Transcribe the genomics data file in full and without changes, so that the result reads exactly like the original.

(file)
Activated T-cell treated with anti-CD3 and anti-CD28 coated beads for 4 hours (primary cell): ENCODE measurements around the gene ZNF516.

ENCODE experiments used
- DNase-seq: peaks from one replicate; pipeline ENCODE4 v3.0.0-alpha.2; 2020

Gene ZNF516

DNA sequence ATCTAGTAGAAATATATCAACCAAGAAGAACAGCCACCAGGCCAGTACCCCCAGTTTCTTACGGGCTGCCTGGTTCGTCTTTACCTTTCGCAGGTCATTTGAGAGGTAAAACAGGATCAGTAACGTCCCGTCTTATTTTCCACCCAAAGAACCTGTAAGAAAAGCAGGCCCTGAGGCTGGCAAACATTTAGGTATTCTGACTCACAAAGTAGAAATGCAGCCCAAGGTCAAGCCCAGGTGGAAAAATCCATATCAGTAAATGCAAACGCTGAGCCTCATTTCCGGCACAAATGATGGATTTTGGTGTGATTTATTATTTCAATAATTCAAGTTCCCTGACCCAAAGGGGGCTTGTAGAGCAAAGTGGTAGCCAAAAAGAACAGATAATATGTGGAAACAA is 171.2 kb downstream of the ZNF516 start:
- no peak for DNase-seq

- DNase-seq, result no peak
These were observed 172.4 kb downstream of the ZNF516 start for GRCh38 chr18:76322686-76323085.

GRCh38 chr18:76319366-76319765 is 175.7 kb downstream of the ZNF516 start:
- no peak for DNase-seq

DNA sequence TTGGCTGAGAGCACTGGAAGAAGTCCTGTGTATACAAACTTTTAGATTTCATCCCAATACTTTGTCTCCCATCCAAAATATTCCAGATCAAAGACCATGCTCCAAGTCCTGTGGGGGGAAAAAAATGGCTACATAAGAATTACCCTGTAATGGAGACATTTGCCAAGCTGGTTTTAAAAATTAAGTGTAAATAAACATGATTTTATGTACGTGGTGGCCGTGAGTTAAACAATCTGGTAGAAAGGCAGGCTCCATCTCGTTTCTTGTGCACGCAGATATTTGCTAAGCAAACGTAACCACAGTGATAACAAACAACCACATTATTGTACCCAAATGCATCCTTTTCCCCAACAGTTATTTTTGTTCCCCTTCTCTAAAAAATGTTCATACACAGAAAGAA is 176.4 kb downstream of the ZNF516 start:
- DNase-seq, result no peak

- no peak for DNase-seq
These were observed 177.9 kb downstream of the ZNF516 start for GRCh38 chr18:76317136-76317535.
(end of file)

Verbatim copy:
Activated T-cell treated with anti-CD3 and anti-CD28 coated beads for 4 hours (primary cell): ENCODE measurements around the gene ZNF516.

ENCODE experiments used
- DNase-seq: peaks from one replicate; pipeline ENCODE4 v3.0.0-alpha.2; 2020

Gene ZNF516

DNA sequence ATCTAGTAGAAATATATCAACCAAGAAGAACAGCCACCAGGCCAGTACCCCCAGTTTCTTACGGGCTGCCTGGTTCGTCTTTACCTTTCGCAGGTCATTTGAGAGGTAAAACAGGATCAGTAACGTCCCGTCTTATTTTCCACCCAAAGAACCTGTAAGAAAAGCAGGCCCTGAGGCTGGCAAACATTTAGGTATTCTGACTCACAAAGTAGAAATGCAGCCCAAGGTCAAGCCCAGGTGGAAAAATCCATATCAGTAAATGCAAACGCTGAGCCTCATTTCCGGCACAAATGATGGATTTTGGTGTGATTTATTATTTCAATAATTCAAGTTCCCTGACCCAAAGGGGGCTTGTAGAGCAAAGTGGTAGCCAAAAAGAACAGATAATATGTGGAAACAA is 171.2 kb downstream of the ZNF516 start:
- no peak for DNase-seq

- DNase-seq, result no peak
These were observed 172.4 kb downstream of the ZNF516 start for GRCh38 chr18:76322686-76323085.

GRCh38 chr18:76319366-76319765 is 175.7 kb downstream of the ZNF516 start:
- no peak for DNase-seq

DNA sequence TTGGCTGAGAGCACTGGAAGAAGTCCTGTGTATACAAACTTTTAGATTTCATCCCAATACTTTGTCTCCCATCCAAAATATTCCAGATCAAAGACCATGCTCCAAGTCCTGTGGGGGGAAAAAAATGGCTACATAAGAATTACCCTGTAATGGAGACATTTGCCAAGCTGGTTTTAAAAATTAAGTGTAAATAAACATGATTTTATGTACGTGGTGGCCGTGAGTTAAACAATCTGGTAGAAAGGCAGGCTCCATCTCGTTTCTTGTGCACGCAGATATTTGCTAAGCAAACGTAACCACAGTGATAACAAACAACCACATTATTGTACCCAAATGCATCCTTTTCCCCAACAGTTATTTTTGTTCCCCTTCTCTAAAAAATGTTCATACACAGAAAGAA is 176.4 kb downstream of the ZNF516 start:
- DNase-seq, result no peak

- no peak for DNase-seq
These were observed 177.9 kb downstream of the ZNF516 start for GRCh38 chr18:76317136-76317535.